(Photo: Matt Tranchin)


(Photo: Matt Tranchin)


Southwest Flight 1380


Shattered Passenger Window

Southwest Flight 1380 Engine Failure Claims One Life and Injures 7

A Southwest Boeing 737-700 operating as Flight 1380 from New York La Guardia, NY to Dallas Love, TX  with 143 passengers and 5 crew, was climbing through FL320 (32,000 feet) out of New York when the left hand engine was damaged causing inlet and parts of the cowl to separate from the airframe. Debris impacted the side of the fuselage shattering a passenger window causing the loss of cabin pressure. The crew initiated an emergency descent, shut the engine down and diverted to Philadelphia, PA

A similar incident happened to a different Southwest plane last August 27th, 2016 near Pensacola, Florida.

Click here to read about this incident

Southwest also had a recent incident where passengers thought they were going to die in severe thunderstorm related turbulence as a flight tried to land at New Orleans.

An Aeronautical Engineer for a major airplane manufacturer told Klamath Alerts today that modern airline jet engines can spin at up to 40,000 RPM during cruise. The force on the spinning “disc” of the jet engine at cruise would be similar to about 28 Chevy Suburbans chained end to end around the disc. The metal parts used to make jet engines are known as “super metals” and they are very strong and will basically “go where they want” when they fly apart, with most barriers unable to stop the flying parts.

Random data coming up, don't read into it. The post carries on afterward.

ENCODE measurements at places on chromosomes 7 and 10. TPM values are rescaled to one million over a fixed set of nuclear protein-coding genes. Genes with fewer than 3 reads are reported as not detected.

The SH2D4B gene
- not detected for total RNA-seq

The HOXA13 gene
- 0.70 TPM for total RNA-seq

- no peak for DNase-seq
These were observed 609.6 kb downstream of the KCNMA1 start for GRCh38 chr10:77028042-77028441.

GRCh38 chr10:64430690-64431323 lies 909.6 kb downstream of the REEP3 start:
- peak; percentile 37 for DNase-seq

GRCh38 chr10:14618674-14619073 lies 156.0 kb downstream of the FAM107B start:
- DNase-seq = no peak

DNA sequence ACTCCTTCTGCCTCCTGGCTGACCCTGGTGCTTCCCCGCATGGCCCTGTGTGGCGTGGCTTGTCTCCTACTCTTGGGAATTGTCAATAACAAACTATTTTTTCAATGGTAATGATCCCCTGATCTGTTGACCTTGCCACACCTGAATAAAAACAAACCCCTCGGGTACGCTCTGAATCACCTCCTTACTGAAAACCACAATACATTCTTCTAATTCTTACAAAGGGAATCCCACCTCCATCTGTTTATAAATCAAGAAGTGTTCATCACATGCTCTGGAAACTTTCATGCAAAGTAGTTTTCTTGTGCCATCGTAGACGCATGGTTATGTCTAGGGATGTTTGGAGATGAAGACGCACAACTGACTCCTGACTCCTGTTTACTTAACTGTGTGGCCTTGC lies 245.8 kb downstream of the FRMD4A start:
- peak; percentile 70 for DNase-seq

A report about the Southwest 1380 incident today said that a female passenger (a mother of two, Wells Fargo executive) was partially sucked out of the airplane cabin as a result of engine parts flying into the fuselage, followed by a rapid cabin decompression. This is speculation based on early reports at this time. The NTSB reported she later passed away. Seven others are reported to be injured from this accident.

“Uncontained Engine Failures” have also happened on other airlines as well. Today’s incident will no doubt bring more awareness to these events that can occur at anytime on a jet aircraft.


The above Youtube video contains the audio from today’s incident if you are interested.

Article by Klamath Alerts. All Rights Reserved.